Mumbai: Netflix and other over-the-top (OTT) platforms are slowly but steadily eating the cable TV business, a new KPMG report has said, adding that there was a decline of nearly 12-15 million active subscribers for the cable & satellite (C&S) universe in the fourth quarter (Q4) of the financial year 2019. Subscription revenues grew at […]
Mumbai: Netflix and other over-the-top (OTT) platforms are slowly but steadily eating the cable TV business, a new KPMG report has said, adding that there was a decline of nearly 12-15 million active subscribers for the cable & satellite (C&S) universe in the fourth quarter (Q4) of the financial year 2019.
Subscription revenues grew at a modest 8.1 per cent in FY19 to reach Rs 463 billion, with the NTO implementation hiccups costing growth in the last quarter.
"While the C&S universe was reported to have expanded to 197 million households by the end of 2018 with digital cable gaining the most, there was an erosion in the active subscriber base in the last quarter with a decline of nearly 12-15 million households in the overall C&S household base," said the KPMG report titled "India's Digital Future: Mass of niches".
The potential reasons for this decline were non-renewal of subscriptions, the transition of subscribers to alternate sources of entertainment such as OTT and certain blackouts owing to the implementation of the the New Tariff Order (NTO).
"As a result, subscription revenues took a hit in the last quarter with subscribers facing multiple issues, including higher cable bills, while transitioning to the new regime," the report mentioned.
The Average Revenue Per User (ARPU) was relatively flat for both DTH and cable operators in the first three quarters before seeing an increase by 10-25 per cent in the last quarter.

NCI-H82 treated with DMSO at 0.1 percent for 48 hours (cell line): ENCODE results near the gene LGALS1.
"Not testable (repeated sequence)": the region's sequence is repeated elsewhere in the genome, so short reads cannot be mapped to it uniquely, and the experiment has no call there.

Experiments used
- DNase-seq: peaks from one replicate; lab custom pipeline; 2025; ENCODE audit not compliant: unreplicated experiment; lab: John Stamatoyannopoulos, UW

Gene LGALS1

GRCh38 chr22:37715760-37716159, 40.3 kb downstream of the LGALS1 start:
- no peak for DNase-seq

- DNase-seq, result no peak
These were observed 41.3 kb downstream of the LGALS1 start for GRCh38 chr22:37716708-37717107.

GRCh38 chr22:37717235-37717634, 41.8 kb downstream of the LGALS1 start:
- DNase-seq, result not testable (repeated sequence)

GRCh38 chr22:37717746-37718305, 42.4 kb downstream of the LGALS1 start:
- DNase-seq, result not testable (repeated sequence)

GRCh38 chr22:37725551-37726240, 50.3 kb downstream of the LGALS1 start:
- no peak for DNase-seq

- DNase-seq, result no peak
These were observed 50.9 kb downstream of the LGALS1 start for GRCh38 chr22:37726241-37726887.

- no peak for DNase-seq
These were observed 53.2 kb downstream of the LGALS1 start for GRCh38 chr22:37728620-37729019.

"While the active subscriber base declined, growth in ARPUs covered up a large part of the decline in subscription revenues, leading to overall growth of 8.1 per cent for the year FY19," the findings showed.
While the English watching audience is relatively smaller in India, the widespread availability of English content on OTT platforms has been one of the key factors for a shift in consumption from TV to digital for English content.
Netflix has planned to invest Rs 6 billion per year in originals, whereas Amazon Prime had committed Rs 22.3 billion (in 2017) over 2-3 years in India.
For some original series, global platforms like Amazon and Netflix are spending in the range of Rs 10-20 million per episode.
For example, per episode cost of original series, including 'Made in Heaven' and 'Mirzapur' on Amazon Prime, was Rs 10-20 million.
"From the subscription-only Netflix and Amazon Prime Video to hybrid models of Hotstar and Zee to new multi-format models like MX Player, OTT players are striving to differentiate themselves," said the report.
There could be close to 11-14 million direct paid subscriptions in FY19, including Amazon Prime subscriptions, said the report.
Owing to the relatively higher price points and the wider e-commerce appeal associated with Netflix and Amazon Prime, respectively, these two platforms accounted for a bulk of the direct subscription revenues.
Owing to a robust slate of live sports, the international library and live TV content, Hotstar also contributed significantly to the overall direct subscription revenues of the industry in FY19.
"We expect the direct subscriber base in India to rise to as much as 55-65 million by FY24, driven by the availability of high-quality content curated for different audiences and continued growth in the digital infrastructure and the digital payments landscape in the country," said the report.